Nanoparticle-Induced Apoptosis Propagates through Hydrogen-Peroxide-Mediated Bystander Killing: Insights from a Human Intestinal Epithelium In Vitro Model
journal contributionposted on 27.07.2010, 00:00 by Anupama Thubagere, Björn M. Reinhard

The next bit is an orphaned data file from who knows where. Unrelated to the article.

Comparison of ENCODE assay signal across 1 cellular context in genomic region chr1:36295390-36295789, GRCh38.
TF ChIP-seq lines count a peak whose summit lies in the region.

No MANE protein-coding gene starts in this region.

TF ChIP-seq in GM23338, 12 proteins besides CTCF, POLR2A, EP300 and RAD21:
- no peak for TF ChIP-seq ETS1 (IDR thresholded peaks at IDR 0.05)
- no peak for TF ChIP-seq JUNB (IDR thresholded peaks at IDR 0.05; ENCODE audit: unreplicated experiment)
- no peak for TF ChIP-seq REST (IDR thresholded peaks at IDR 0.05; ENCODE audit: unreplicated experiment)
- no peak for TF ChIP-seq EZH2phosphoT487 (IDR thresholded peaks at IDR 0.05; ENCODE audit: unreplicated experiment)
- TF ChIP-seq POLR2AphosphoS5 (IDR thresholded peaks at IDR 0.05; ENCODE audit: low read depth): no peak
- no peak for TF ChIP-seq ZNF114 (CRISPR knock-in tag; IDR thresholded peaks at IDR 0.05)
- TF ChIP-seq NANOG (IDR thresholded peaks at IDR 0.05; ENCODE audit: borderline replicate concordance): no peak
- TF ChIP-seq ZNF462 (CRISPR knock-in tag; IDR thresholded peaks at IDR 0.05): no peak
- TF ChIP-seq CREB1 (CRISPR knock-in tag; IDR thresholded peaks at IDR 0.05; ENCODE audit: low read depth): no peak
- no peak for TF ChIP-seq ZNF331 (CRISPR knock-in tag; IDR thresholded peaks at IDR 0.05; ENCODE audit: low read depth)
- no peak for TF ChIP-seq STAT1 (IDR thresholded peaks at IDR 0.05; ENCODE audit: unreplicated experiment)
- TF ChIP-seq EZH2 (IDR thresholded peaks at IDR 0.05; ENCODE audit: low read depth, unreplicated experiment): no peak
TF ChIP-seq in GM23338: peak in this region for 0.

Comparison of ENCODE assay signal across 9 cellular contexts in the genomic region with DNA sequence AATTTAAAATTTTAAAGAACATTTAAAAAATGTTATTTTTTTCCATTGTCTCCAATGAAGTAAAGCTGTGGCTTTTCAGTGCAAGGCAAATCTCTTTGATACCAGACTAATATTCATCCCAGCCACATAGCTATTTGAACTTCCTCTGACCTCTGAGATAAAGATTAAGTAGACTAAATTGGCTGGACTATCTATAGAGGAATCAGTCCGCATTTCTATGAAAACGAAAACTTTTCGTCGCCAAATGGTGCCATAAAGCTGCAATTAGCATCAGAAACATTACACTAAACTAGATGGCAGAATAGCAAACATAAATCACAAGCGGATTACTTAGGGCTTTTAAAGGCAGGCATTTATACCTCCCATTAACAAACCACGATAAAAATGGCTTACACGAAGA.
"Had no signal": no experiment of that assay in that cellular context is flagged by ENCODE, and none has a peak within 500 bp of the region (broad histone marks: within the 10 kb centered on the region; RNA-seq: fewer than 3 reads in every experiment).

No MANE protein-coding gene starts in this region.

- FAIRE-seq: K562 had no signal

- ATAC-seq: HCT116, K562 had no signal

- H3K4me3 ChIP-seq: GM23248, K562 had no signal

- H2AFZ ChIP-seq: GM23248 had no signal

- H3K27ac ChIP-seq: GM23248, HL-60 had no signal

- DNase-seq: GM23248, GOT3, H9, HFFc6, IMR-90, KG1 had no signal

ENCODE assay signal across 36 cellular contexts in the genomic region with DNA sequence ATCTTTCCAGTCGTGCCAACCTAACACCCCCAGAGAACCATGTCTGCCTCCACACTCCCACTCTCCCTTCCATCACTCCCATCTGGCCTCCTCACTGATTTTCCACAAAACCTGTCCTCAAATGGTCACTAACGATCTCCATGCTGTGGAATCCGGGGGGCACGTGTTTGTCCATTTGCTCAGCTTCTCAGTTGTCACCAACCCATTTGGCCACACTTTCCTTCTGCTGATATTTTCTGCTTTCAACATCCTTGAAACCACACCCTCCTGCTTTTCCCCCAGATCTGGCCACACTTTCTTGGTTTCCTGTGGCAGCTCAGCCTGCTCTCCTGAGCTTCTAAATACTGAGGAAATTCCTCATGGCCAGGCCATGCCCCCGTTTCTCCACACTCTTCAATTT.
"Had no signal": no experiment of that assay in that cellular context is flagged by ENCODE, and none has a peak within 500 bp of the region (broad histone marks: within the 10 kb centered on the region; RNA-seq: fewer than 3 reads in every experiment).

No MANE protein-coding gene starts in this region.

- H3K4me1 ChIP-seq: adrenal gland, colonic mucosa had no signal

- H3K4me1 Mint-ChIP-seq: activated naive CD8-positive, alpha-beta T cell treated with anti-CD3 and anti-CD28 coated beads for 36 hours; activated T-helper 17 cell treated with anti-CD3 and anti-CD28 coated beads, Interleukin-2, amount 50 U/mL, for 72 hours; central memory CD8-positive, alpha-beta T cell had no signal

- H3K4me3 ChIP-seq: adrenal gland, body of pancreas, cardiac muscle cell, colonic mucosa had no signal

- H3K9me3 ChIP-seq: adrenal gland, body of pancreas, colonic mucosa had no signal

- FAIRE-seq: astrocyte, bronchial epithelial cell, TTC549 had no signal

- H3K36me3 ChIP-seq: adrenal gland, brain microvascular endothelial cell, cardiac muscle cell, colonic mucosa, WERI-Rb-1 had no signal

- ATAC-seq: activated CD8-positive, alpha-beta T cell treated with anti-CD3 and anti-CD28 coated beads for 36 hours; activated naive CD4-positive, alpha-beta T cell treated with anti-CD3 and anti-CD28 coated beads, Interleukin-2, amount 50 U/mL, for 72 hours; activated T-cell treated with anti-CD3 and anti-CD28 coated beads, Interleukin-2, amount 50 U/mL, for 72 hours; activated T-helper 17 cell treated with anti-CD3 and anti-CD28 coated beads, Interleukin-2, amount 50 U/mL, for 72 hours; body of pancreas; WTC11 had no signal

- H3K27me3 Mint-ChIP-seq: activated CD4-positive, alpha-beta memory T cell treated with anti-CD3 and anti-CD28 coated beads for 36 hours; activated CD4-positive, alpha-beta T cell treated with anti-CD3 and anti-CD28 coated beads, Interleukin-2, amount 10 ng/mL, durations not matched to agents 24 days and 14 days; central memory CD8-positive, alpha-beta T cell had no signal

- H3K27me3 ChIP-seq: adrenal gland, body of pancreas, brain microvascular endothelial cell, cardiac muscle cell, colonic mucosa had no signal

The ability to assess the risks of human exposure to engineered nanomaterials requires fundamental understanding of the fate and potential cytotoxicity of nonbiodegradable nanoparticles, for instance, after oral uptake. In this study, we quantify the impact of nanoparticles with low chemical toxicity on the intestinal membrane in a human intestinal in vitro model. Differentiated human colorectal adenocarcinoma cells, Caco-2, were cultured on a permeable support where they form an epithelial monolayer separating an apical and basal compartment. This model system allows a systematic characterization of the effect of nanoparticles on the cell viability as a function of size, surface chemistry, concentration, and incubation time. We used polystyrene (PS) nanoparticles (20 and 40 nm diameter) with two different surface chemistries (carboxylic acid and amines). The experiments performed show a strong decrease in cell viability as a response to nanoparticle exposure. Incubation times of ≤4 h are sufficient to induce dramatic losses in cell viability after an additional induction period of 4−12 h. Mapping the temporospatial distribution of dead cells in the Caco-2 cell monolayer using optical microscopy reveals that the nanoparticles induce apoptosis in individual cells, which then propagate across the cell monolayer through a “bystander killing effect”. Addition of catalase, which selectively decomposes hydrogen peroxide, leads to a significant decrease in apoptosis levels, indicating that hydrogen peroxide causes the spread of apoptosis across the monolayer. Our findings confirm that ingested nonbiodegradable nanoparticles represent a potential health risk due to their detrimental impact on the intestinal membrane by destroying their barrier protection capability over time.